The Seahawks just absolutely restored all they had lost the previous week.
And then some.
Russell Wilson threw three touchdown passes. Tyler Lockett set a franchise record for the most punt-return yards in a game. And the Seahawks led, 30-6.
All by halftime.
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Not only did Wilson break Matt Hasselbeck’s 2007 single-season record for passing yards before halftime. He became the first Seahawks quarterback with a 4,000-yard passing season — and the first player in NFL history with 4,000 yards passing, at least 30 touchdown throws and 500 yards rushing.
Oh, yes, Seattle regained its mojo, momentum and mauling way of winning. It put a 36-6 demolition on the NFC West-champion Arizona Cardinals in a stunning regular-season finale at University of Phoenix Stadium on Sunday.
“When we hit on all cylinders,” linebacker Bruce Irvin said, “ain’t nobody in the world can mess with us.”
Seattle’s defense restored itself, in particular, days after linebacker K.J. Wright noted how communication and assignment errors disappear in road games. The Seahawks held the NFL’s No. 1 offense in yards and points to only 232 yards and a single touchdown.
Seattle coach Pete Carroll ended his postgame message in the locker room to his roaring players by congratulating the defensive ones for leading the NFL in scoring defense for the fourth consecutive regular season. It is the first time since the 1970 NFL-AFL merger that any team has done that.
The Seahawks (10-6) won for the sixth time in seven games overall and fifth consecutive time on the road.
It’s timely given that Seattle will open the playoffs this coming Sunday at 10:05 a.m. Pacific time at NFC North-champion Minnesota (11-5). The Vikings won their division title by beating Green Bay on Sunday night.
Seattle, the NFC’s sixth seed, defeated the third-seeded Vikings, 38-7, on Dec. 6, a game in which the Seahawks defense did not allow a touchdown.
It was a performance about as dominant as Seattle’s one on Sunday against the Cardinals (13-3). So, yes, the Seahawks are feeling pretty good about the playoffs beginning.
“We are in a very good spot right now,” wide receiver Doug Baldwin said. “This lets us know we are on the right track.”
Cardinals coach Bruce Arians pulled starting quarterback Carson Palmer at halftime of this rout. Palmer completed only 12 of 25 passes for 129 yards, a touchdown and an interception.
He also got an earful from Seahawks All-Pro cornerback Richard Sherman following one play in the third quarter. Sherman yapped at the quarterback about Cardinals receiver John Brown saying in August on Phoenix radio that he didn’t think Sherman could cover him one on one.
Brown had four catches on 11 targets, for 14 inconsequential yards Sunday.
When he saw Brown on the sidelines in the third quarter, Sherman yelled at Palmer — then squatted in a demonstration that looked a lot like Baldwin’s toilet-squat celebration in the end zone during February’s Super Bowl.
Sherman said, no, his act was to demonstrate to Palmer that Brown was sitting on the bench as a nonfactor. Officials didn’t appreciate the gesture and flagged Sherman for an unsportsmanlike penalty.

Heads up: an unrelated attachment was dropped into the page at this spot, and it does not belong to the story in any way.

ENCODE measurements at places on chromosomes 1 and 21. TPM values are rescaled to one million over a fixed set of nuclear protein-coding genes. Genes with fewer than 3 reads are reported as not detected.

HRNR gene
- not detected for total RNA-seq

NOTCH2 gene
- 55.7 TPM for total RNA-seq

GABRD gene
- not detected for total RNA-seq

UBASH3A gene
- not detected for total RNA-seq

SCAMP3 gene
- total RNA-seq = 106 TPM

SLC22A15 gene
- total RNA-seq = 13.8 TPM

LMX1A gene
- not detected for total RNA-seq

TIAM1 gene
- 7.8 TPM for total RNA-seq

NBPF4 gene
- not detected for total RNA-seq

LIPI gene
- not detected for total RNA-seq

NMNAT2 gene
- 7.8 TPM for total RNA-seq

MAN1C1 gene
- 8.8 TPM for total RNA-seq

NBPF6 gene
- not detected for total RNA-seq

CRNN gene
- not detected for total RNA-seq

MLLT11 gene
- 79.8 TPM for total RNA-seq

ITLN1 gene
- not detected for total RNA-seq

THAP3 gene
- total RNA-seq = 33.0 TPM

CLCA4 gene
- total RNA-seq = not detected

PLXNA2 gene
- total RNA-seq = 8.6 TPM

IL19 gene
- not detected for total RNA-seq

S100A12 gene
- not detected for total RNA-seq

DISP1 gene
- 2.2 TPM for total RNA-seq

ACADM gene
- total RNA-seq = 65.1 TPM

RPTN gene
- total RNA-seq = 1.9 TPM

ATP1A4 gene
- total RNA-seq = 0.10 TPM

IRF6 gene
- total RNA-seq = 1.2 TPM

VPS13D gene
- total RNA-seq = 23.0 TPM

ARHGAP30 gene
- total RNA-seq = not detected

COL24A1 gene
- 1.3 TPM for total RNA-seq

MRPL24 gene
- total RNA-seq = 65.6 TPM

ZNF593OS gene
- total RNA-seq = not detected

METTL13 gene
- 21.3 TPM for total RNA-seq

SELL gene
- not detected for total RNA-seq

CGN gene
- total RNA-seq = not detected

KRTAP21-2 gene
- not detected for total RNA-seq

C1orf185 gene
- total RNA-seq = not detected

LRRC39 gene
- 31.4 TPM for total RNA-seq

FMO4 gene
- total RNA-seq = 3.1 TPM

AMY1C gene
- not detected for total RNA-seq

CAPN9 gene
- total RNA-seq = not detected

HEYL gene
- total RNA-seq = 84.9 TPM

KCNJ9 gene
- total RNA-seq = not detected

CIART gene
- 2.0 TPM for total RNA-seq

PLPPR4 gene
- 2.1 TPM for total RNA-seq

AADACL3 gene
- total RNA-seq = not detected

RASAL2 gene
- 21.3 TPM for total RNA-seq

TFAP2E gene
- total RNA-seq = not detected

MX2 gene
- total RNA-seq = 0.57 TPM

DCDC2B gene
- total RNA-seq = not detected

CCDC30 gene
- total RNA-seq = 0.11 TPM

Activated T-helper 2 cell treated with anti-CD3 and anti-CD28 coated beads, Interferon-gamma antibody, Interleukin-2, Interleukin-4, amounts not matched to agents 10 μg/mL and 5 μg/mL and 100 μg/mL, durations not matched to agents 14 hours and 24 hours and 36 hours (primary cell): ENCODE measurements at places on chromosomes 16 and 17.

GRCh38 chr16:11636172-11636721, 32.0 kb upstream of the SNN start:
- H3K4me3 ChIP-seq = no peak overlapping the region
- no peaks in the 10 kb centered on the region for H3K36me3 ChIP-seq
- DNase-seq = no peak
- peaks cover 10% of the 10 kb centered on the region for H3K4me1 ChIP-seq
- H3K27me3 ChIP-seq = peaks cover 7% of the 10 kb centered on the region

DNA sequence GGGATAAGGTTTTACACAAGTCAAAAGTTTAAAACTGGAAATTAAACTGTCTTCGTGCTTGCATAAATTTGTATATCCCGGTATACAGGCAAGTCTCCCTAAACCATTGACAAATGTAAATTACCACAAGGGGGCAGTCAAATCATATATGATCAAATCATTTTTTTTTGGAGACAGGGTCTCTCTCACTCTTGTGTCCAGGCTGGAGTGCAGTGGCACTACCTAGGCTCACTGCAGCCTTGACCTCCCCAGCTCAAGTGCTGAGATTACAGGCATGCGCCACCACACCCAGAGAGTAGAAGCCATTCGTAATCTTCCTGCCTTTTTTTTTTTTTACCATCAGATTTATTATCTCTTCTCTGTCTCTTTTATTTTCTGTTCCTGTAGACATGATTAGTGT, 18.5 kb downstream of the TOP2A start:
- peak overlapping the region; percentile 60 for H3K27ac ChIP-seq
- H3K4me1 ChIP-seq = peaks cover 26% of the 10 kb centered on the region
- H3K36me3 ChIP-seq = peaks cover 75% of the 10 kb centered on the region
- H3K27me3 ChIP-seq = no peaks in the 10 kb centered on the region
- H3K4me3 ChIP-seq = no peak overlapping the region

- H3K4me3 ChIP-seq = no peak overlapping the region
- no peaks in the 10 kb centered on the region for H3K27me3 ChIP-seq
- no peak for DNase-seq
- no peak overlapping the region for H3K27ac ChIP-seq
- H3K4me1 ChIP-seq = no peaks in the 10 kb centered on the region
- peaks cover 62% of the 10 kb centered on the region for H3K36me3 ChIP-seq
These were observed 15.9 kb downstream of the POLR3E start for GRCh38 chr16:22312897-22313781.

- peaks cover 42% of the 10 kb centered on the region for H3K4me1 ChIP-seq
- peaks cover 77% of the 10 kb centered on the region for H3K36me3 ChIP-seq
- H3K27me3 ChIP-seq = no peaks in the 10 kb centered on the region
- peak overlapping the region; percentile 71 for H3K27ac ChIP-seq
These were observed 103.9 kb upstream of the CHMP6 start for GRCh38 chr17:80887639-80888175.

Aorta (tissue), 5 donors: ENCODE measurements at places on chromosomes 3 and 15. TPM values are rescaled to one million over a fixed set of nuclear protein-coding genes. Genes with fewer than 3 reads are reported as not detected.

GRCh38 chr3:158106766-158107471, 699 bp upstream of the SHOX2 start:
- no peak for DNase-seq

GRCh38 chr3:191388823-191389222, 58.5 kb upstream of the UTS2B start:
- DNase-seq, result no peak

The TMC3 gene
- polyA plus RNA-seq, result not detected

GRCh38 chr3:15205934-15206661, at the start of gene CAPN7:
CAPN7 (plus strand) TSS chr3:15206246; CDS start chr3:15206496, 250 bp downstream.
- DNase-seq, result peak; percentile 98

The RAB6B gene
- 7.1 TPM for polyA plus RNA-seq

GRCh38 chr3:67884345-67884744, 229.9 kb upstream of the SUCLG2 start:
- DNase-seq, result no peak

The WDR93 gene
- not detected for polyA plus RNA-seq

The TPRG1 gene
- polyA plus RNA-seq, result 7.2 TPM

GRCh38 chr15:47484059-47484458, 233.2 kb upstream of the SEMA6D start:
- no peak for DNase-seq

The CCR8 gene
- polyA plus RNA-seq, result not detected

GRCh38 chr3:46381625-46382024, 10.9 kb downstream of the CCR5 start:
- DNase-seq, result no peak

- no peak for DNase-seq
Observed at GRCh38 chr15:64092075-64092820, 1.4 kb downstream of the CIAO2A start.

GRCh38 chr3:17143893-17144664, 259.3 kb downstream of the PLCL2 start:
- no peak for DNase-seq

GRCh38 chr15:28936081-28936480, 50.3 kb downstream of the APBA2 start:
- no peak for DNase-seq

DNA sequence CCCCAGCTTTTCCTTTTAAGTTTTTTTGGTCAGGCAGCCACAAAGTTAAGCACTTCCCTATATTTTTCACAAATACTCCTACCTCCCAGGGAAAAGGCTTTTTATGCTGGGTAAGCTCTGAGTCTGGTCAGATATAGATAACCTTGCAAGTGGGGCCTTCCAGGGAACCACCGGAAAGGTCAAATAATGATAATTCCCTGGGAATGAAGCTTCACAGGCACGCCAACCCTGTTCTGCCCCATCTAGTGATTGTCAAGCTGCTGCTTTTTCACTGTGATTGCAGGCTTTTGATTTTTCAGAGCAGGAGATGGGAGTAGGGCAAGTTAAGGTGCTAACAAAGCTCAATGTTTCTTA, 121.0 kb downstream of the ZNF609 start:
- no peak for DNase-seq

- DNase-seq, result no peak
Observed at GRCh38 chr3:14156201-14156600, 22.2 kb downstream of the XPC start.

“That Brown kid said I couldn’t guard him one on one. Laughable,” Sherman said.
Yes, Seattle’s swagger is intact for the postseason.
Food for thought for a possible playoff rematch against the No. 2-seed Cardinals, who hadn’t trailed by more than 10 points since the day after Halloween until Seattle showed up as a touchdown underdog Sunday. The Seahawks have outscored Arizona, 71-12, in the teams’ last two games in University of Phoenix Stadium.
That was the message Carroll wanted to reinforce by keeping Wilson in this runaway until backup Tarvaris Jackson entered with 14:13 to go.
“It’s fun,” linebacker K.J. Wright said. “We just come into another team’s house and make them be quiet.”
Wilson completed 19 of 28 passes for 197 yards. The last of his three touchdown passes, to Jermaine Kearse, was the best. Wilson exquisitely placed the ball on the covered wide receiver’s hands, in stride, at the side boundary of the end zone late in the second quarter to make it 30-6.
Wilson also threw for TDs in the flat to Chase Coffman — who’d been signed, cut and re-signed this season, and was playing in his first Seahawks game — and to fullback Will Tukuafu. The scoring passes led to each receiver’s second career touchdown.
Coffman’s score came one play after Lockett continued to show why Seattle traded up 27 picks to get to the top of the third round of May’s draft to get him. The rookie from Kansas State took a punt at the Seahawks 18, made one move left to juke a ruined Cardinal, then zapped the rest of Arizona’s punt team on a 66-yard sprint to the 8-yard line.
Sherman thought he’d been called for a block-in-the-back foul when he saw a penalty flag at the start of the return, and he was hopping mad at the official who threw it. But the flag was on Arizona’s Brittan Golden for grabbing Sherman’s face mask. Sherman walked off the field almost sheepishly, as if he’d gotten away with something.
Lockett had a 31-yard punt return later in the half. His 139 yards on punt returns was 33 yards more than Charlie Rogers had on Sept. 26, 1999, at Pittsburgh, when Rogers set Seattle’s previous record.
And Lockett should have had 22 more yards. He had a return negated by a penalty on Sherman.
The 7-yard catch and rumbling run across the goal line that made it 17-6 midway through the second quarter was Tukuafu’s second career catch in his 52nd career regular-season and postseason game.
Lockett also captured the Seattle record for most all-purpose yards for a rookie (1,913) — also by halftime.
“He should be rookie of the year,” Wilson said. “Anytime he has the ball in his hands he can score. That’s exciting.”
So, for the Seahawks, this weekend in the desert restored their playoff readiness.
“We’re finding our rhythm,” Sherman said. “We’re playing exactly the way we want to.”